The medicinal St. John’s Wort is Hypericum perforatum, there are other varieties with some similar make-up but the perforated one is the herbalists go to. As with all herbalism, correct identification is essential. Get a herb book from the library or bookshop and be 100% sure. In the case of this one the ‘perforatum’ is a clue and if you hold a leaf up to the light you will notice it’s pretty pattern of pin-pricks (perforations).
Herbal medicines can interact with conventional medicines and some even have side effects- always check with a qualified naturopath, herbalist or other holistic health profession to set dosage/duration and take any other advisement based upon your personal circumstances and case history.
Infused oil – This is a simple sunshine method to extract the healing phytochemicals contained within the flowers. Pick the blossoms and let them slightly wilt on the kitchen table for a couple of hours (or overnight) to let the excess moisture evaporate. Then place the wilted flower heads into a mason jar or clean jam jar and cover the contents with olive or rapeseed oil). Add a few extra glugs so that the petals are submerged under an inch of extra oil. Lid and shake. Then place in a sunny window for 4weeks. You can shake or swirl every second or third day. recipes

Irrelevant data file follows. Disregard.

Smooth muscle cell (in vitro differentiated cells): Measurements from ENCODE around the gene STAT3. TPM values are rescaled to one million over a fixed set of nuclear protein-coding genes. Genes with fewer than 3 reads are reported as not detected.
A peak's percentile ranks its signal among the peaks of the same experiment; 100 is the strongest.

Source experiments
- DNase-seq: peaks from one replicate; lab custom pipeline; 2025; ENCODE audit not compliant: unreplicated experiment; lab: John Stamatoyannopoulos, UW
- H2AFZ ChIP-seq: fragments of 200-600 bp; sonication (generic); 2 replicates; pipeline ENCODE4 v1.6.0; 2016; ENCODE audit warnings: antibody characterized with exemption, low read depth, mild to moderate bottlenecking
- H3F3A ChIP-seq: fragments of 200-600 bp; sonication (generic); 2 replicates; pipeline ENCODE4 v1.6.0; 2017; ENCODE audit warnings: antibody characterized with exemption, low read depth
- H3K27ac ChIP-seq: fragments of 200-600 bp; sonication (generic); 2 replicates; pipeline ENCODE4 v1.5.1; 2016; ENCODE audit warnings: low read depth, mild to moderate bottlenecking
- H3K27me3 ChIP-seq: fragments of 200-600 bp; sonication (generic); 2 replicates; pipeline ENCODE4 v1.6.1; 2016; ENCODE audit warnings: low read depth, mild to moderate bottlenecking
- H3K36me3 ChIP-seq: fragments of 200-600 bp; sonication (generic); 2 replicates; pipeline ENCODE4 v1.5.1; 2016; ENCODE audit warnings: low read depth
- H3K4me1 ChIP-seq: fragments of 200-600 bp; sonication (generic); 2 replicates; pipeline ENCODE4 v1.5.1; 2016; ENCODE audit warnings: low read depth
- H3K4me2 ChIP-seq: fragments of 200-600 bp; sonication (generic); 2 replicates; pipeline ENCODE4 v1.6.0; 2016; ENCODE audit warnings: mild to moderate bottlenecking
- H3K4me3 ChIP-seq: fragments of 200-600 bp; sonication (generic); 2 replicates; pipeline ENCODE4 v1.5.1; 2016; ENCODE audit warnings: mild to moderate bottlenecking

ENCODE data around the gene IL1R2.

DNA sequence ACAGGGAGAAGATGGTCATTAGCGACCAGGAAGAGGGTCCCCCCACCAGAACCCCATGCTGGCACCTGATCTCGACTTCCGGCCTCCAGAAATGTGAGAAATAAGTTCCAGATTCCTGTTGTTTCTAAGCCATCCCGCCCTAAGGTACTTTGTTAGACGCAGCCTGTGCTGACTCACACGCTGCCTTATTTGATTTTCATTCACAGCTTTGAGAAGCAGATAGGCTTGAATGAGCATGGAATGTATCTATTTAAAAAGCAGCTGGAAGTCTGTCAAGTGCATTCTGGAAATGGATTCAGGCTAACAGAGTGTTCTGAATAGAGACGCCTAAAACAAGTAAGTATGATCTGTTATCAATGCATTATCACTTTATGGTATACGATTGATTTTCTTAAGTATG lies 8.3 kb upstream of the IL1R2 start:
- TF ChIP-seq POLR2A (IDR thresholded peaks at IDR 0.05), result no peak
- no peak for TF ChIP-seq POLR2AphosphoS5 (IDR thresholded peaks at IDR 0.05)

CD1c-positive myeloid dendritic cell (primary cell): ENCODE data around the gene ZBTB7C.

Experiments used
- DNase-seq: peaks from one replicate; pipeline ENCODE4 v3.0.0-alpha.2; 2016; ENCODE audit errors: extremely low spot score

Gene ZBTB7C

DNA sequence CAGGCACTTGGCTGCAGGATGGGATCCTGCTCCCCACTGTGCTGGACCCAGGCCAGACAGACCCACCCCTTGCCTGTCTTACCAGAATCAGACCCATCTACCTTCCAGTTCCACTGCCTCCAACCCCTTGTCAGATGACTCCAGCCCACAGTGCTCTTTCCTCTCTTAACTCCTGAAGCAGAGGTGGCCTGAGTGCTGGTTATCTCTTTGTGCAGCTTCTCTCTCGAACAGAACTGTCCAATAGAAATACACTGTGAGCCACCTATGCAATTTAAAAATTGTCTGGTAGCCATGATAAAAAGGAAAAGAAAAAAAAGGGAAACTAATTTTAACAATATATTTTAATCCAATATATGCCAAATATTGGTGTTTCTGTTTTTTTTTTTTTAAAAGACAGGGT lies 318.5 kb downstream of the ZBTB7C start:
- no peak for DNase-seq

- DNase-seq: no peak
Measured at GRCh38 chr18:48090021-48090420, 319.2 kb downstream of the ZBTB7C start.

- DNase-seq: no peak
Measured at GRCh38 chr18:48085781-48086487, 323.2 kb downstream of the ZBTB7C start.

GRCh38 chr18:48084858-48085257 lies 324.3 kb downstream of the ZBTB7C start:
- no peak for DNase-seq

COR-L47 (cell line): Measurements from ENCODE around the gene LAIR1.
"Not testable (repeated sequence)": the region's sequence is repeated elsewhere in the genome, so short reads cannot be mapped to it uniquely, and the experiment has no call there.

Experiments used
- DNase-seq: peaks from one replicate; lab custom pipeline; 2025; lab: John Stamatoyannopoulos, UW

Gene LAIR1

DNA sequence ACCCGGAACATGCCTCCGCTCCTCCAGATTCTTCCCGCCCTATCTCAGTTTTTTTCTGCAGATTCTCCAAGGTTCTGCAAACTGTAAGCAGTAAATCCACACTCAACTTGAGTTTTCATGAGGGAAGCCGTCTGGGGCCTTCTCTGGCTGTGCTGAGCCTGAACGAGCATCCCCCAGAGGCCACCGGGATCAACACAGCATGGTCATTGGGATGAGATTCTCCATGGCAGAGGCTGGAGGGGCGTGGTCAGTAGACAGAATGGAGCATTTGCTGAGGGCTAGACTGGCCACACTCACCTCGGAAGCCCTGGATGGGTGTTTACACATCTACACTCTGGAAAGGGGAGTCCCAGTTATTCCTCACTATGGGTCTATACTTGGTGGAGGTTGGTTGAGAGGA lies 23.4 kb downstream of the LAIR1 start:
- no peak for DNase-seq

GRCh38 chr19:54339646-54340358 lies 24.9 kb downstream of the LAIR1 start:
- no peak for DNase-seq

As with most sun infused recipes there is a colour change to the oil or to the flowers (as the phytochemicals leech out) that denotes it is ‘cooked’ and ready for use. In the case of St john’s wort the oil will turn red – a blood red (hence is naming after a Christian martyr saint). After for weeks strain out the flower heads and store the oil in a dry dark press.
Tincture: Almost as above but instead cover fresh flowers with vodka- shake every day, strain solids out after 4 weeks. The traditional dosage is 15 – 20 drops, 2-3 times daily.
Tisane/ Tea: Simply steep 2 – 3 teaspoons of fresh petals in just off the boil water for 4-7 minutes, strain the flowers out and sip at your leisure. It can be flavoured with a hint of honey or lemon but it has an inherently subtle lemony taste anyway.